At a little after 9:00 he arrived. I’ve never been so glad to see a huge needle in my life! He worked very quickly and I wanted to kiss him and name my child after him. (Unfortunately I was too disoriented to remember his name; in fact I have no idea what he even looked like.) At about 9:10 I told Lynn, “Either I just wet the bed or amniotic fluid is gushing out.” She said “It’s fluid, because right now you’re at the peak of a huge contraction.” If I had been able to I would have jumped up and done a happy dance. The pain was completely gone! I was able to feel and move my legs and I could feel pressure from the contractions, but they didn’t hurt at all. Eric said he had never seen such a transformation in his life. A few minutes later I was eating a popsicle and chatting with my mom on my cell phone. I was even able to doze off a bit, but I was way too excited to actually sleep. In a way it was completely weird to have no unpleasant sensations, and yet be very aware that my body was doing some really hard work. My contractions didn’t slow down one bit but continued exactly the way they had before, strong and fast. Eric and I talked, he played with my hair and rubbed my back and the time passed very pleasantly. It was so nice to have those quiet moments together before our son was born.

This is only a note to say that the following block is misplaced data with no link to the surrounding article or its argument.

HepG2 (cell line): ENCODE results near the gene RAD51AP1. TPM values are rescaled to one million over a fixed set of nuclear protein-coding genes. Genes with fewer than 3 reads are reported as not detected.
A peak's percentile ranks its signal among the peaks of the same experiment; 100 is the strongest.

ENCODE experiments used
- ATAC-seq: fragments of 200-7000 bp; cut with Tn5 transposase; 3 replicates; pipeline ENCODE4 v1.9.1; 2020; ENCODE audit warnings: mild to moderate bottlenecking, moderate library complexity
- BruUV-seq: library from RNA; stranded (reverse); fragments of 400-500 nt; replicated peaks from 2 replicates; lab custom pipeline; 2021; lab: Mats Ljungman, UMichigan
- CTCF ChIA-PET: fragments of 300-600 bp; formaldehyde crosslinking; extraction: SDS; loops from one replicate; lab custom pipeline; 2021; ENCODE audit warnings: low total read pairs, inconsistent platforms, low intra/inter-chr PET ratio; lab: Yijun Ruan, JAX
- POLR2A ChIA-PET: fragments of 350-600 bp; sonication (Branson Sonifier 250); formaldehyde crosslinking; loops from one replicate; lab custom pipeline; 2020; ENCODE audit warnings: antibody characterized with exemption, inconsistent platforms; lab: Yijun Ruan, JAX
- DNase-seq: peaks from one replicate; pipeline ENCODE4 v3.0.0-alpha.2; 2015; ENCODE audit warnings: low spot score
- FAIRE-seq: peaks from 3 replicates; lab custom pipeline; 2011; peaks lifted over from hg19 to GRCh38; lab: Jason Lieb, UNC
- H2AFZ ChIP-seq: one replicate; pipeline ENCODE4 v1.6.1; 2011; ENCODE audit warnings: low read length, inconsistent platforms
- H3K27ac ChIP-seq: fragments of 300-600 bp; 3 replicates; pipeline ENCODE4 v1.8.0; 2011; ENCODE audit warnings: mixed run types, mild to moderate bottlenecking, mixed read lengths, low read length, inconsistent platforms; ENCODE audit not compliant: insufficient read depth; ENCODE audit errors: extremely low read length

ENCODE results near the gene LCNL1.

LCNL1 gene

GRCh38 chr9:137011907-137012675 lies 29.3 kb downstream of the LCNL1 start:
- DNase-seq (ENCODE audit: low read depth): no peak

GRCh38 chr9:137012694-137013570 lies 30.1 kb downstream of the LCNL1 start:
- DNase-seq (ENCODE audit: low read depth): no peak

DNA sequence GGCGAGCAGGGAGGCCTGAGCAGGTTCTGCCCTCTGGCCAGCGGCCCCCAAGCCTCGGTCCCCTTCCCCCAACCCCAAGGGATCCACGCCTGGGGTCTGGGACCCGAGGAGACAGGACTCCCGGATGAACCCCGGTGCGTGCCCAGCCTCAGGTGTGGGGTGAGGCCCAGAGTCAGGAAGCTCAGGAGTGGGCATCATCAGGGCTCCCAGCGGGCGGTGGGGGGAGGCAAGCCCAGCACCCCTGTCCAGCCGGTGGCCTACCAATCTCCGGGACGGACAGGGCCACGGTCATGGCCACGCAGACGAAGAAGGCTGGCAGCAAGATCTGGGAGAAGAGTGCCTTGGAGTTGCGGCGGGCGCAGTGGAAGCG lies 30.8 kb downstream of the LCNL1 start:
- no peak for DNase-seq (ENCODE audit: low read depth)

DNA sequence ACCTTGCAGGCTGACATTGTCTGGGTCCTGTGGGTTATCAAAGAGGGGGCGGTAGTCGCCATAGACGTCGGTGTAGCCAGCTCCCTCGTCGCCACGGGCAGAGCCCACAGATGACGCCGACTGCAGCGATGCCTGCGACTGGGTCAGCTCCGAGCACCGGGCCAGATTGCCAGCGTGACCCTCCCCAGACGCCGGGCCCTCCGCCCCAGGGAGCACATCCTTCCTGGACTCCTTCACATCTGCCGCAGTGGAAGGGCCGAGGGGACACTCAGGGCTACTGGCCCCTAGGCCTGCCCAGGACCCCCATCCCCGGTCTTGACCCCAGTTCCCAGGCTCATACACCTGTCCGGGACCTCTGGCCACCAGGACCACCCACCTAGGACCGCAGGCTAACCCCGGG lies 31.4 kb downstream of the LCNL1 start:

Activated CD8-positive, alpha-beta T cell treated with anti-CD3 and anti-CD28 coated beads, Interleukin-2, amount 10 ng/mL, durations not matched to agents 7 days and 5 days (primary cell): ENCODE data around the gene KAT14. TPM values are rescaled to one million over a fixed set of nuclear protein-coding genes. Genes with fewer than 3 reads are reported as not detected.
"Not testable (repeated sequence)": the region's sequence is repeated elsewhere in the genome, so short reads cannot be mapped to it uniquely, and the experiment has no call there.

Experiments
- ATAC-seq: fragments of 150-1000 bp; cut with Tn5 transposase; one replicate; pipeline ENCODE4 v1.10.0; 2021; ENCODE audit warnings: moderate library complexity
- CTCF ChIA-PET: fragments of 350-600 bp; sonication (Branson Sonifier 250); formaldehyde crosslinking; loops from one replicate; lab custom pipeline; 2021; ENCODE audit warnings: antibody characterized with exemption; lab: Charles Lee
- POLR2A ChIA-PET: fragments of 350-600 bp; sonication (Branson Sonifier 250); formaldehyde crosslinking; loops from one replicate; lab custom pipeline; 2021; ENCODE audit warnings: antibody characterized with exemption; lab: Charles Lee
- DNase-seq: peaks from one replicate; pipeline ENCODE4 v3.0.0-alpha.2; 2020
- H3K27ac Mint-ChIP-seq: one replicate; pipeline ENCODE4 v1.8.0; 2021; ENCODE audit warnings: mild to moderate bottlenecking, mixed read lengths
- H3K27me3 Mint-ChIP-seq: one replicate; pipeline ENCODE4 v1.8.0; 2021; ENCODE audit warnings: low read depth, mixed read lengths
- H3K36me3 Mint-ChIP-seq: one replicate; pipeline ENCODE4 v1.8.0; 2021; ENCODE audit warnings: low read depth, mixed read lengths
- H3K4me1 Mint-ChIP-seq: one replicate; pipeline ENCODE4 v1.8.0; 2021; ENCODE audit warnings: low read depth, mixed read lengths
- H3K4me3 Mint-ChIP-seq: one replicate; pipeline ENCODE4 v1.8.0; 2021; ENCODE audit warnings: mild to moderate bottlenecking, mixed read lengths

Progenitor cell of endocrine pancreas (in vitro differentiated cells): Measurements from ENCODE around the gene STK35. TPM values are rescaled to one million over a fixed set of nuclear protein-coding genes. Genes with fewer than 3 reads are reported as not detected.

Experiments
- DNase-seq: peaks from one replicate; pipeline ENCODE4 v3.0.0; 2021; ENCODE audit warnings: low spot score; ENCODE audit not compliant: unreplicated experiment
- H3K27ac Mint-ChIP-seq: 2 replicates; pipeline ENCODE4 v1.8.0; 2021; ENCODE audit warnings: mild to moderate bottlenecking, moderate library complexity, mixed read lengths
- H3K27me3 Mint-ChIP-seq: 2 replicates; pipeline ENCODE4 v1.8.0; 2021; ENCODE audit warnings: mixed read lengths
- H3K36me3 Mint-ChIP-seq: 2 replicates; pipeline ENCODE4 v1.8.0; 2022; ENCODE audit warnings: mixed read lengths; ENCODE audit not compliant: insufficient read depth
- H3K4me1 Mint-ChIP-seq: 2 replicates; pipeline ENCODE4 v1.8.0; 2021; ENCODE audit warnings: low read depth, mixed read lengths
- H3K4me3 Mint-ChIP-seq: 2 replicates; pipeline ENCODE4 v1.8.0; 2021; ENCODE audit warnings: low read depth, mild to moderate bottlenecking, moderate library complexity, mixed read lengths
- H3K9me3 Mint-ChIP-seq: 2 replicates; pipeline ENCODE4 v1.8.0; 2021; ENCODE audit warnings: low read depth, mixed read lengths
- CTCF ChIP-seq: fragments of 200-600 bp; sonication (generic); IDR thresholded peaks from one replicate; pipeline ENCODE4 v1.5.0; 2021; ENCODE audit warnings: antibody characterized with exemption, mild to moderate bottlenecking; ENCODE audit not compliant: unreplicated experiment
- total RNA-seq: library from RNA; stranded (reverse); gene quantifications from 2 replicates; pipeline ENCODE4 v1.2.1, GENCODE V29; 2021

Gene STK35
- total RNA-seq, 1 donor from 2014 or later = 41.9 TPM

At around 1:00 p.m., Margie checked me again. I was dilated to 5 centimeters! Things kept moving along at a moderate pace, about a centimeter an hour. The baby’s heart rate started to decelerate too much when I was on my left side, so they had my lie on my right side for the rest of the labor. At about 6:00 I started feeling a lot of pelvic pressure and I could tell the baby’s head was moving down. Margie had left and Karen was the midwife who took her place. I had a new nurse too, Rachel, who had a quirky sense of humor and kept making us laugh. At 6:40 the pressure became more intense (but hallelujah, still no pain!) and when Karen checked I was fully dilated and ready to push. They figured it would take a while since this was my first delivery, so Rachel said “Let’s try pushing and see how it goes.” Eric held one of my legs and Rachel held the other. We waited for a contraction, and on my first push the nurse announced “He’s a blondie!” His head was already visible and it was clear that it wasn’t going to take that long for him to be born. They called Karen back in and set up a mirror so I could see. It was so amazing to watch! I pushed for 20 more minutes. It was hard work, but felt so empowering; in sharp contrast to just dealing with the pain, I was DOING something and I could see that it was productive.